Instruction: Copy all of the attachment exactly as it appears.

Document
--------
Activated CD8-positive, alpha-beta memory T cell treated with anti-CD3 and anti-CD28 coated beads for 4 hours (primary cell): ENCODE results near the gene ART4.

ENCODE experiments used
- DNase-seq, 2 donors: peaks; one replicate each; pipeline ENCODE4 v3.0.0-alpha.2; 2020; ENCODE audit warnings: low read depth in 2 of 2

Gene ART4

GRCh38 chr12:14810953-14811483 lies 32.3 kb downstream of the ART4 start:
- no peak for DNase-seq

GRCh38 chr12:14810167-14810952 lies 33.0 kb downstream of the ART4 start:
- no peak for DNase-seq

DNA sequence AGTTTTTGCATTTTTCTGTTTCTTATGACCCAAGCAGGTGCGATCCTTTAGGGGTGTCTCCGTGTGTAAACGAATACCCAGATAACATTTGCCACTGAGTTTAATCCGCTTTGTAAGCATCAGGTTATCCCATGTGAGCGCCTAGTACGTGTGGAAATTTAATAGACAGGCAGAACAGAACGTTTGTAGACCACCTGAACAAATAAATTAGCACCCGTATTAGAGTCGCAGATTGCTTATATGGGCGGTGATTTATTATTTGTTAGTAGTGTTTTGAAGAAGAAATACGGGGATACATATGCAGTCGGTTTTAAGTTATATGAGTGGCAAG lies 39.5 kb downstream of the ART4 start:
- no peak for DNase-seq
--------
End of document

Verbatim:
Activated CD8-positive, alpha-beta memory T cell treated with anti-CD3 and anti-CD28 coated beads for 4 hours (primary cell): ENCODE results near the gene ART4.

ENCODE experiments used
- DNase-seq, 2 donors: peaks; one replicate each; pipeline ENCODE4 v3.0.0-alpha.2; 2020; ENCODE audit warnings: low read depth in 2 of 2

Gene ART4

GRCh38 chr12:14810953-14811483 lies 32.3 kb downstream of the ART4 start:
- no peak for DNase-seq

GRCh38 chr12:14810167-14810952 lies 33.0 kb downstream of the ART4 start:
- no peak for DNase-seq

DNA sequence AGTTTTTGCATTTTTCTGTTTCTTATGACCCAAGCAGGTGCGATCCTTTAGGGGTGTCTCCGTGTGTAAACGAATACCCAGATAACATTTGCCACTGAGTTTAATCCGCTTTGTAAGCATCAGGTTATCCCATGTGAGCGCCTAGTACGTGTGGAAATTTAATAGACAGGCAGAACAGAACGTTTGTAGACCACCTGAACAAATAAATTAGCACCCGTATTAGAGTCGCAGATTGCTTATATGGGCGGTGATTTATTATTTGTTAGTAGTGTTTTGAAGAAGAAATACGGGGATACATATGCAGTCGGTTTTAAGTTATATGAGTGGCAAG lies 39.5 kb downstream of the ART4 start:
- no peak for DNase-seq